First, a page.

Study found DNA-based screen was more than 90 percent accurate in predicting recurrence
by youngmom on Wed Mar 04, 2009 12:00 AM
I posted a few days ago that I was doing well after major surgery for stage 4 colon cancer an that all my lab tests were normal. After seeing my oncologist today to get back on treatment, I was told that my CEA level, which was checked in the hospital back in January after the surgery, went up from 3.6 to 10. Doctor seemed concerned. But, my CEA when I was first diagnosed almost a year ago was 1600. So my gut tells me that 10 is still pretty remarkable. Also, the cancer center I go to has its own lab. I know that the scale the hospital lab uses is lower than the one used at the cancer center. A normal CEA at the cancer center lab is under 7 and normal at the hospital is under 3. So I am very to close to the normal range on both.
My question is how reliable is a CEA level in determining a recurrance? I have read a lot of reports that say monitoring the CEA level, after surgery, is in most cases pretty much worthless in determining if a recurrance has happened. But, my doctor is always checking it (every two weeks) and is always concerned if it goes up even by a few points. His concern, actually sometimes it's downright negativity, really bums me out. And since I don't have another level checked for two weeks and sometimes don't get the results for another two weeks after the test, I stay stressed for a long time, waiting the results of the next one.
I am young and in great health otherwise, I am seeing a naturopath who has me on natural supplements recommended by one of the founders of the Cancer Treatment Centers of America, I exercise regularly, I am taking aspirin every day as recommended by my surgeon, I am going to treatment and have very little side effects, I go to church every Sunday, I have all the faith in the world most of the time, but this CEA level stuff is really confusing and hard to deal with. I think I'm stressing and working myself up over something very trivial, especially compared to what I've just been through. Or am I? Also, is it expected to have a detectable CEA level even after an assumed successful surgery (my surgeon is very confident he got it all and my oncologist is amazed I made it through surgery)?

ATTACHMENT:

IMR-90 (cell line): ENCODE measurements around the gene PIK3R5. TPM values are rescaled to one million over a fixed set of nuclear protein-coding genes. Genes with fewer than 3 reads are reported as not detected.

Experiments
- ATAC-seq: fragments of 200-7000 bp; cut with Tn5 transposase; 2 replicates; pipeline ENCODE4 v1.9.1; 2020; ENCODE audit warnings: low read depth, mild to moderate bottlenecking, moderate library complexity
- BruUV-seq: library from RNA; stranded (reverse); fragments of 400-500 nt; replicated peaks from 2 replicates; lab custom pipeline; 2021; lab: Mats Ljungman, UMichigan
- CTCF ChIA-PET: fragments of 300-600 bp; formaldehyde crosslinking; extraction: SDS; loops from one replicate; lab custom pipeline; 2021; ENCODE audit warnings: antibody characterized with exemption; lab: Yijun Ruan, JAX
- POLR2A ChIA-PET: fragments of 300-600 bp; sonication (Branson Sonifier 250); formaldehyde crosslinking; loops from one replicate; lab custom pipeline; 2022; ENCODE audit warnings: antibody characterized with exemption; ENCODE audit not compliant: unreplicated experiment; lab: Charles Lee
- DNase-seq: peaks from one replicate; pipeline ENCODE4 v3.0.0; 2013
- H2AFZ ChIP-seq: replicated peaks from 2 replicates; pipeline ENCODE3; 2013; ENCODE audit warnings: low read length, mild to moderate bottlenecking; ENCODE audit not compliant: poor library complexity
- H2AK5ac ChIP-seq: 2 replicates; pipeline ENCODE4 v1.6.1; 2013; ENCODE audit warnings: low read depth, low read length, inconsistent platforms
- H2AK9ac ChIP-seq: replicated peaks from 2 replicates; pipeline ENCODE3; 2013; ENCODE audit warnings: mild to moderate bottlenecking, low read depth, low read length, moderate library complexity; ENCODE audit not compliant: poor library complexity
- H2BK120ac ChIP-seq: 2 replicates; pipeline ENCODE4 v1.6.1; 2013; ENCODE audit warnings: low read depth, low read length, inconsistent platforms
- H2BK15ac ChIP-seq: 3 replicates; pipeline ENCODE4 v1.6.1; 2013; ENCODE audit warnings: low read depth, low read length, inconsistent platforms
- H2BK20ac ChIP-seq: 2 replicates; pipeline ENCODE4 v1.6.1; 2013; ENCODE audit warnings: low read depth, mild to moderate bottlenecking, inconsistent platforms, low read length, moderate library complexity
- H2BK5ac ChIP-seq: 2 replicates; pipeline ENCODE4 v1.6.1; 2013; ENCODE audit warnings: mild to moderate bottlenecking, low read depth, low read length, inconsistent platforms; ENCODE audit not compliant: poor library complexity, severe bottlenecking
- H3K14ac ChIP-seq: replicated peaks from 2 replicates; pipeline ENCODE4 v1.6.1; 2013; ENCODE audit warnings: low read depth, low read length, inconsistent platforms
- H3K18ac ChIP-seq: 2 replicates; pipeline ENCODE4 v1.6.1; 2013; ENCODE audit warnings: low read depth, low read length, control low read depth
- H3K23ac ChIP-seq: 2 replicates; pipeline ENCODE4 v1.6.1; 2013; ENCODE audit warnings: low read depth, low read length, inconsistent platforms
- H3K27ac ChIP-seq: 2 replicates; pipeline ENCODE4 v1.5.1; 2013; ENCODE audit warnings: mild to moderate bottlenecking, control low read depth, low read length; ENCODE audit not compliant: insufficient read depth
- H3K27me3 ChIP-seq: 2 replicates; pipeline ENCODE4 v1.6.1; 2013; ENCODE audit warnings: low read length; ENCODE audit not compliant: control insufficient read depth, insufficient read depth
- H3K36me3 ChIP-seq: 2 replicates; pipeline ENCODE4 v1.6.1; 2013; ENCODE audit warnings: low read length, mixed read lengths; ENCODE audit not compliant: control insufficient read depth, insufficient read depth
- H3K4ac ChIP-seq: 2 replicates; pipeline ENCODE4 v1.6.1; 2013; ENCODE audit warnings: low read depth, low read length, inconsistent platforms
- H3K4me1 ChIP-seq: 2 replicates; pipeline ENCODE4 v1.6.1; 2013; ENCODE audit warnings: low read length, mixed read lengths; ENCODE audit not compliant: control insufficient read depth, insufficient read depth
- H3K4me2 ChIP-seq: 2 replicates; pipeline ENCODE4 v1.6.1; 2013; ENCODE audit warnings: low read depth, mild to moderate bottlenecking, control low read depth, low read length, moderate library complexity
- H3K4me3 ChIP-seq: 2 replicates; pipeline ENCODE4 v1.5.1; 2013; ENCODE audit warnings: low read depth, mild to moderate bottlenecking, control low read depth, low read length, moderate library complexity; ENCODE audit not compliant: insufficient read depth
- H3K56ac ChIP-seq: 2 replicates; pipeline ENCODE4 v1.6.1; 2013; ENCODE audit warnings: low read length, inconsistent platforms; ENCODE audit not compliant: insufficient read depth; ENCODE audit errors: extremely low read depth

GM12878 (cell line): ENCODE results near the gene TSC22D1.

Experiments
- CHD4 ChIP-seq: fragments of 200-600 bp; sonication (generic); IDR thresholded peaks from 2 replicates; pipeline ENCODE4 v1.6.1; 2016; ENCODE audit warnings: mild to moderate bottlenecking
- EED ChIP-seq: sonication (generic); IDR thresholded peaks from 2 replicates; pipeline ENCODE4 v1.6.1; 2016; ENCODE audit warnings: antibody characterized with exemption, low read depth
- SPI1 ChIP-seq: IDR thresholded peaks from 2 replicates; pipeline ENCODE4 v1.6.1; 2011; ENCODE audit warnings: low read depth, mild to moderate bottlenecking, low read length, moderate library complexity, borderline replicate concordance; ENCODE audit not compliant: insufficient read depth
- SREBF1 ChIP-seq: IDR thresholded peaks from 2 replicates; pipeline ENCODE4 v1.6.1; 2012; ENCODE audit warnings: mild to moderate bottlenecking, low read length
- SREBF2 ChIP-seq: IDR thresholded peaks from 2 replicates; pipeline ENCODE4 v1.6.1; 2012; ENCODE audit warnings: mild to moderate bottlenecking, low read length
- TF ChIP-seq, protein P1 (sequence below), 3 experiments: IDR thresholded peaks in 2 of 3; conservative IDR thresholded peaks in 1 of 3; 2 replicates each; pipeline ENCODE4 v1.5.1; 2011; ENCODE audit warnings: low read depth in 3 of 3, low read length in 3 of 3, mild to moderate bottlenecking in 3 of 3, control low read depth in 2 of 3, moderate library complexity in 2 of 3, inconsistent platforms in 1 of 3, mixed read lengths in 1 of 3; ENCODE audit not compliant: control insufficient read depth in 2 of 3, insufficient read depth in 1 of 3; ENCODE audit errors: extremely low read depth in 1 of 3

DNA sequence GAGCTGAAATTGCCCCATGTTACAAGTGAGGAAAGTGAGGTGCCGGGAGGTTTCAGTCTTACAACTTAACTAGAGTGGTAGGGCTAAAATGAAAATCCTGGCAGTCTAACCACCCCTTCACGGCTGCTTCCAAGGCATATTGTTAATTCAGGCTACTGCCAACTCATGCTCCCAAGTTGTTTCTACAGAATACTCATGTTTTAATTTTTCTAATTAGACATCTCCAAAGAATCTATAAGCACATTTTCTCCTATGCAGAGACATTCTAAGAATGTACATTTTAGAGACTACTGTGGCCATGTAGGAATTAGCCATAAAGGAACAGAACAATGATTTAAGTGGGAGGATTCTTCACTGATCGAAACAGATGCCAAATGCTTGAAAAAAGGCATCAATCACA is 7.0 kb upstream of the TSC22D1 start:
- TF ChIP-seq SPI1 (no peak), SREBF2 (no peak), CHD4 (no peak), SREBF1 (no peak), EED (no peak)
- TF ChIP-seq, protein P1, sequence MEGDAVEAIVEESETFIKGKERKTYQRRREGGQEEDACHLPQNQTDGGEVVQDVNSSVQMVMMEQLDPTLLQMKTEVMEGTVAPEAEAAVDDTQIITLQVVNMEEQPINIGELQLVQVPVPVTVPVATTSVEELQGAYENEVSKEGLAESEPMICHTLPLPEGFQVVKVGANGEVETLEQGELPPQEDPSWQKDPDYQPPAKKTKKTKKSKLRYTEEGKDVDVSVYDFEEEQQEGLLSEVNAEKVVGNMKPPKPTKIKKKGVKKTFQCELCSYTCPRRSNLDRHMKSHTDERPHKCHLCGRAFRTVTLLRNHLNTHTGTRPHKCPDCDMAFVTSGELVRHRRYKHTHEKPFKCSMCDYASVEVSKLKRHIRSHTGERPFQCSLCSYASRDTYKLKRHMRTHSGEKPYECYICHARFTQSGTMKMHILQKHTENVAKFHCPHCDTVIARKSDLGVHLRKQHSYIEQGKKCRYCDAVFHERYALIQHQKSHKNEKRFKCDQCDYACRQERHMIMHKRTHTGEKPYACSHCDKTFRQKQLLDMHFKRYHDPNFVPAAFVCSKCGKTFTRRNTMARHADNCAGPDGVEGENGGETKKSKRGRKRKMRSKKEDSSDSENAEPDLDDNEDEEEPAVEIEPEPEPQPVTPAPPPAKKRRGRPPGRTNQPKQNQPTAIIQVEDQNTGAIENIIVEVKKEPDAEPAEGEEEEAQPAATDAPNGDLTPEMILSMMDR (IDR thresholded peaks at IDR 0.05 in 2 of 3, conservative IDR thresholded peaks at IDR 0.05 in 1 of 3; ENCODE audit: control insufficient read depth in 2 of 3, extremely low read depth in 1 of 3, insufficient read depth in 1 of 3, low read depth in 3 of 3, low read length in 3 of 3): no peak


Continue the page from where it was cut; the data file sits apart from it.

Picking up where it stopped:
I know it's a lot of questions. Looking for positive answers if possible. Still hanging on to faith, but I know God wants us all to seek out advice and support from each other too. That's why he put us all here. To help each other. Any answers or advice is much appreciated.
by mrready on Wed Mar 04, 2009 12:00 AM
There are no absolutes for CEA levels. For some people they are a good marker of whether or not the cancer has recurred. For others they aren't.
My CEA after my colectomy was 2.1. After adjuvant chemo it had spiked to 11. The first thing my oncologist did was wait two weeks and test it again. It was 9.6. He did a CT scan of my abdomen and chest and both were clear. A physical exam noted a lump above my collarbone which turned out to be a metastases of my supraclavicular lymph node. My oncologist said that he was very sorry and that I had 12 to 24 months left. I did Folfiri and Avastin last summer followed by radiation to my left shoulder. When I saw my oncologist in December my CEA had dropped to 1.6 and he could find no evidence of disease. I just had my 3 month CEA test last week and it is down to 1.4. So now I no longer have a prognosis. My oncologist thinks that the cancer will recur again, but for now I feel good. I work full-time, exercise daily, and enjoy life.
Here are a couple things to remember about CEA: Women's numbers are generally higher than men's. Inflammation and infection can cause CEA numbers to rise even though no cancer is present. I personally have found when I eat a good diet (no red meat, no sweets, no cold cuts) and I exercise, my CEA level actually drops without medical treatment.
by ADKer on Fri Mar 06, 2009 12:00 AM
I don't know the answer to your question about the implications of your CEA. However, you have done very well in treatment and I urge you to focus on that. Worrying will not change things one way or the other. The thing to focus on is whether or not there is any metastasis and what can be done to get rid of it if there is. I am Stage IV also, so I know how hard it is to not worry. Just try to stay proactive and focus on whether additional treatment, or a change in treatment, is required and what that might be if the answer is yes.
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